Liev Schriber’s character, the not-quite-villanous Ross “the Boss” Rhea, anchors the film in a really subtle, beautiful way. He’s on the periphery for much of the flick, but never quite leaves your consciousness entirely. He’s built up as what’s going to be the antagonist, the bad guy of Goon. To the point where, when we finally see Glatt meet with Rhea in a diner after a game, we expect fireworks and Rhea to make threats. Glatt is “the new me”, as the character puts it, as Rhea is about to retire. However, while Rhea does promise to beat up Glatt should they meet, he bears no ill will toward him. Along with scenes with Georges Laraque, the movie pokes fun at, as well as reveres, the way this group of players goes about their business.
It helps that both Scott and Schriber, especially Schriber, give extremely solid, nuanced performances in making these men understand both the simplistic and complicated nature of their lot in life. Schriber mentioned at the press event that Bob Probert – whose biography he’d read to prepare for Goon, in addition to conversations with Laraque – was on his mind often while performing. It’s weird to see, but also kind of an “aha” feeling when revisiting the film, as I did this week. It’s another way in which the film, as I’ve said so often, just gets this sport and this particular aspect of this sport.
The role of the team as a support system and surrogate family is another fun costume the film tries on. The locker room scenes have an almost workplace-comedy feel to them. It features a bunch of fantastic archetypes (the drunk captain in the middle of a divorce, the rookie looking to suck up to the captain, the coach at the end of his rope) that all get their chances to have a little more depth than they might have in a weaker movie, where they’d be reduced to stereotypes. Well, maybe not the foulmouthed Russian twins that constantly torment the team’s mommy-worshiping goaltender, but that’s funny enough to forgive in it’s own right.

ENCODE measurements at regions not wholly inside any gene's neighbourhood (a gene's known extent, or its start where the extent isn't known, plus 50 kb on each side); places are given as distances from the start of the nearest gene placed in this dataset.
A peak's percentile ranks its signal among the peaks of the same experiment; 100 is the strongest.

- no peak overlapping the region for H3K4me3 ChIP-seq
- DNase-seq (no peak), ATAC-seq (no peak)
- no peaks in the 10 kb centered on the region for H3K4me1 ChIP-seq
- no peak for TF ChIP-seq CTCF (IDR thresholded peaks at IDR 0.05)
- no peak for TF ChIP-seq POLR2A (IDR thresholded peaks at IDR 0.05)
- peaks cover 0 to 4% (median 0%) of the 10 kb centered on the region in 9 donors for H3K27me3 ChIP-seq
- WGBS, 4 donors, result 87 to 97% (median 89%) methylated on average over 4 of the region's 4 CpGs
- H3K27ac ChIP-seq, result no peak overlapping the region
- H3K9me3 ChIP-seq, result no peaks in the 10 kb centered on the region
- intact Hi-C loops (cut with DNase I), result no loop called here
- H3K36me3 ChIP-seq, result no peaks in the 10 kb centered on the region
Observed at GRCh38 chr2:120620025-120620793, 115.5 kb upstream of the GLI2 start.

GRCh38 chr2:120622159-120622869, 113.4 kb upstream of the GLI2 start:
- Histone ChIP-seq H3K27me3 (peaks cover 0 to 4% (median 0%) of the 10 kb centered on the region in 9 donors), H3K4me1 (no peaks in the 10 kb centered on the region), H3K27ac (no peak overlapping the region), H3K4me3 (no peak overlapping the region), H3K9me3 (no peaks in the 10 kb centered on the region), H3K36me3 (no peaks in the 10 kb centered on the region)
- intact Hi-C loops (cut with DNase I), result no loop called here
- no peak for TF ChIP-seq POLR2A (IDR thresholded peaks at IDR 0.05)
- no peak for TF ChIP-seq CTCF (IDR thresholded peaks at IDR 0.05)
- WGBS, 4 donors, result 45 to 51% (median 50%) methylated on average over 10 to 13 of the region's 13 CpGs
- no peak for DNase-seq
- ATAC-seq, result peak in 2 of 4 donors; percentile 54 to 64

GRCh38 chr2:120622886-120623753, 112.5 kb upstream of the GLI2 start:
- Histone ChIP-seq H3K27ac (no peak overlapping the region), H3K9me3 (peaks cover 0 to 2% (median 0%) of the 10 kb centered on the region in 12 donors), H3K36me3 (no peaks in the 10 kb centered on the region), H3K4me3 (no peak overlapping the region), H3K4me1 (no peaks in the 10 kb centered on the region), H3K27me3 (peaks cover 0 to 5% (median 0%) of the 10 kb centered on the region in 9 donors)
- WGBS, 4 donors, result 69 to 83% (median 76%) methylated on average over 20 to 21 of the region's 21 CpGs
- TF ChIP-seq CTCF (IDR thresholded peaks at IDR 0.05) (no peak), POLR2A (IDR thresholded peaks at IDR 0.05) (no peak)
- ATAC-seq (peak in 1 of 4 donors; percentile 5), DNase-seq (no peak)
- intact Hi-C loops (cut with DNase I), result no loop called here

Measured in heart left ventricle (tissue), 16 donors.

Not to be overly glowing, because I did think there were some flaws in the film. Alison Pill’s character holds up better than I thought on a rewatch, but I still think that character needed a little more depth if she was going to anchor the entire off-ice story of the film. I’ve refrained from comparing this movie to Slap Shot throughout the piece, but one aspect that that film has this one over a barrel on is how well the female characters were drawn in that movie, compared to the one who gets any substantial screentime in Goon. I felt that needed to be stronger, but overall, it was a great experience as a hockey fan.
Which brings me back to Baruchel, who plays Pat – the crude best friend and public access hockey show host. Watch his performance. He looks like the happiest person to ever be doing anything. He co-wrote this film, and spent five years trying to get it made. He appears to be doing what he was meant to do, with a backdrop of the thing he loves the most. He’s as good an audience surrogate for the hockey diehards as you can possibly have, and his enthusiasm – for the film, for the sport, for the goons of the world, and for Doug Glatt – will make you fall in love with it.